Recent History – 1999
July 6, 1999
By Kelly Henschel, Daily News Staff
Native artisans from all over northern B.C. will be gathering in Prince George for the third annual Northern B.C. Native Arts and Crafts Trade Show taking place July 9 to 11.
Held at the Civic Centre, the show will feature native dancing, singing and food, story telling by elders, and demonstrations such as carving, drum-making, and tanning hides, says co-organizer Melanie Labatch.
“The exhibition will expose the public to a whole variety of native art work from across northern B.C.,” she says.
One of the artists on display will be local designer Garry Oker. Oker ran the native design and culture studies program in Dawson Creek for eight years and was instrumental in starting the Northern Shadow Dancers. Now living in Charlie Lake, Oker owns a home-based business, Akazaze Design Corporation, manufacturing clothing with native designs, which will soon be marketed across North America.
His newest line of active-wear is called Symbols, with designs based on the land, animals and other native culture. It will be on display at the trade show, he says, both at a booth and in a fashion show.
“There’s a lot of activity going on in the arts and crafts that have been developed by native people and a lot of native people are now going into business in this field to market their products,” he says.
Labatch agrees, saying the show is all about opening up opportunities for talented native artists to reach markets that may not otherwise be available to them.
“For the artists I just want to see an increased awareness as to who they are, for people to be able to buy their products,” she says.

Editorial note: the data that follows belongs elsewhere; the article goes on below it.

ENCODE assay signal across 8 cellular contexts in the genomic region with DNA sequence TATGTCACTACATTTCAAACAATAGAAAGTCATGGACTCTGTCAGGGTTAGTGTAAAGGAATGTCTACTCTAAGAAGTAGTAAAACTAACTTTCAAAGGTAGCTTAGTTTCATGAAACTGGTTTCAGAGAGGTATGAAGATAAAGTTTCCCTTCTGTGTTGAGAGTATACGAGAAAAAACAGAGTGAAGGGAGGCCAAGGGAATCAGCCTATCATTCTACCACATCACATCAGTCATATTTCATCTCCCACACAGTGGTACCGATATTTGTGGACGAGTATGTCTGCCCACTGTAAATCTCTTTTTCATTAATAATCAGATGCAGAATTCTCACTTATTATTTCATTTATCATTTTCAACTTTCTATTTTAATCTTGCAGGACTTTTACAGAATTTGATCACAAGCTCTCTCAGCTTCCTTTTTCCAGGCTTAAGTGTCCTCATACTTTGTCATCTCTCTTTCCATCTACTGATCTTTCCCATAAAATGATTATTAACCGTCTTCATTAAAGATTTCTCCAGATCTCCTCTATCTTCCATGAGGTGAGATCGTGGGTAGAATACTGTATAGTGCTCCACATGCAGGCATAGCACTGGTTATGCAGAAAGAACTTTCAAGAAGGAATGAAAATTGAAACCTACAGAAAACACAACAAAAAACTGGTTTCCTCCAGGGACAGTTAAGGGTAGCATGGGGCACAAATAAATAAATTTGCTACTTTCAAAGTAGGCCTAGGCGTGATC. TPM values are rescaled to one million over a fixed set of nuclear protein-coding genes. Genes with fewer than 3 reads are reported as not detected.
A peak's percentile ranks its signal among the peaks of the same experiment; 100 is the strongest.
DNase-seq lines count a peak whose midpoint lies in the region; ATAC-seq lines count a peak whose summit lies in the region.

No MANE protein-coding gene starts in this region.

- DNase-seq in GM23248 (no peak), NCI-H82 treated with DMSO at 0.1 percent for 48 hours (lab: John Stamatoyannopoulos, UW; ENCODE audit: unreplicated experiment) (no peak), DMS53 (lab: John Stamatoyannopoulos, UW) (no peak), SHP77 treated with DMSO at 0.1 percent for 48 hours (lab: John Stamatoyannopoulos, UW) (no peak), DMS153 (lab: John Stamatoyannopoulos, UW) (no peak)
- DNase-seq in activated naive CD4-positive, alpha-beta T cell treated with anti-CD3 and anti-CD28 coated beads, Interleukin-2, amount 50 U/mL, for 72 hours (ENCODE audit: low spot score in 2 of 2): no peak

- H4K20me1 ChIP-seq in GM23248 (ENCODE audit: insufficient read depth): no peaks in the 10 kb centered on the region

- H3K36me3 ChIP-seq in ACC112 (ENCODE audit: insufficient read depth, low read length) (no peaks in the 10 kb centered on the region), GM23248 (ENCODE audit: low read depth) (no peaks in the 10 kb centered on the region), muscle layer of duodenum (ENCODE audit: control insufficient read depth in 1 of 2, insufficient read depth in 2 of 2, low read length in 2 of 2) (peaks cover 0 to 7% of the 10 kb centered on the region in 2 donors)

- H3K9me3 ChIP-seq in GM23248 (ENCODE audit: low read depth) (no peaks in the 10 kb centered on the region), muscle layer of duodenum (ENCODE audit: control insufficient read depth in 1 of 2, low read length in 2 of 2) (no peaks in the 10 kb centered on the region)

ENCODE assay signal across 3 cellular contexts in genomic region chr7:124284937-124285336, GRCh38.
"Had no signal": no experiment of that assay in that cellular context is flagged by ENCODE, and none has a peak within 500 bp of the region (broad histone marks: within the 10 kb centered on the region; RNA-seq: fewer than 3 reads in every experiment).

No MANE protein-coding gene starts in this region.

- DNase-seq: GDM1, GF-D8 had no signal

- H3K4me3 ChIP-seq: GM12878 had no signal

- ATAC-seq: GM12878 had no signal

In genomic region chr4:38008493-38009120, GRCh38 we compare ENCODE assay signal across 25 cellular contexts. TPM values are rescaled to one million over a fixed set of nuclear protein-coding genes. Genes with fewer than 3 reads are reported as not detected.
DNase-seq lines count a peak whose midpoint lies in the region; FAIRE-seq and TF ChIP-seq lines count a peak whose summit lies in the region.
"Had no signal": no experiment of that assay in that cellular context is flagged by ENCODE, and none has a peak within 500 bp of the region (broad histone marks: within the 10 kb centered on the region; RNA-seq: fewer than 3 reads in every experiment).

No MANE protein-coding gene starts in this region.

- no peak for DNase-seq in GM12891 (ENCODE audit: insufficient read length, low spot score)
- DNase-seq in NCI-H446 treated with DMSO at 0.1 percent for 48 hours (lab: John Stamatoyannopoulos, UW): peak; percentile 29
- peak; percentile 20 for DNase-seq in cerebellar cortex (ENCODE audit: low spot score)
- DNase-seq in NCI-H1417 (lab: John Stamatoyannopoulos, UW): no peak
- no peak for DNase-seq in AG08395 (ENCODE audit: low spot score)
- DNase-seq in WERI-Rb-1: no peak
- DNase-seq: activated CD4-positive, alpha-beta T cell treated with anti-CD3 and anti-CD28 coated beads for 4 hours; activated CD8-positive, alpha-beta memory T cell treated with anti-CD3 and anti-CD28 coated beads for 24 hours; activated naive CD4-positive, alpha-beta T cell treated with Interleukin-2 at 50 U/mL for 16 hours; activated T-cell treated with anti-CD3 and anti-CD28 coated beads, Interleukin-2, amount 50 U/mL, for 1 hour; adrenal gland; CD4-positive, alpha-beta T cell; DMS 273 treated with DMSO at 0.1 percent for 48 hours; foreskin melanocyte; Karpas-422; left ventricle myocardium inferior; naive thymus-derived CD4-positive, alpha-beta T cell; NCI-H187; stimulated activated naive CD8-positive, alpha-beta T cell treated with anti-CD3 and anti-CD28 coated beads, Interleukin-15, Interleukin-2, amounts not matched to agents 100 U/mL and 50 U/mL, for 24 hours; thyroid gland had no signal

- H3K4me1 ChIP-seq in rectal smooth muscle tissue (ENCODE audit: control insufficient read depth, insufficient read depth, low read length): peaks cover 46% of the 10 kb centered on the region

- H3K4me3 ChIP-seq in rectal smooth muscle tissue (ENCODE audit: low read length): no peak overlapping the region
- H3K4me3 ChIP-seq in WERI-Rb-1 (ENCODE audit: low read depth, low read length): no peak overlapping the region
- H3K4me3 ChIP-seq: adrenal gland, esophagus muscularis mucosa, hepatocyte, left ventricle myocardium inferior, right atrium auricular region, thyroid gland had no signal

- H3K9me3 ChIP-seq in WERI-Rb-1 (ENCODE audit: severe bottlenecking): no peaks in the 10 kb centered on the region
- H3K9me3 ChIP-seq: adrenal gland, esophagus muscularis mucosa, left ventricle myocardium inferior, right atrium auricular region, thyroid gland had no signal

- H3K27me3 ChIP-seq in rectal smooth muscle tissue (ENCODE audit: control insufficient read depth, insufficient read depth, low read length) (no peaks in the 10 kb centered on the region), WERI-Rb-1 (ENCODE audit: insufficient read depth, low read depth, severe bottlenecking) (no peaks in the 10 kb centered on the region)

Last year, about 1,000 people came through the show, Labatch says.
“The positive spin-off from it was amazing. People come out to our area and say ‘Wow, I didn’t know this was here!”
“Everything was seen in a very positive light,” she adds.
Previous shows have been held in Fort St. James and on the Stoney Creek Reserve near Vanderhoof, and have been educational for the general public about life on the reserve, Labatch says.
“Let’s face it, there’s so many stereotypes out there, we need to educate people. The more people know, the more understanding they can have,” she says.
“There’s a lot of talent in different areas of native culture and when people come to see that, it really opens up their eyes to what’s really happening among native people,” Oker agrees.
In the past the show has drawn spectators from as far away as Abbotsford, Labatch says, and is bound to attract more tourists this year.
“Tourists have shown a great fascination with native culture, so we’re hoping for a large turnout,” she says.
The show encourages communities to work together and celebrate the unique talents of many local native artists, she adds.
“It’s building a foundation of solid community support that benefits everybody.”
Seminars on marketing, show opportunities, arts funding and display techniques will also be offered and are open to the public.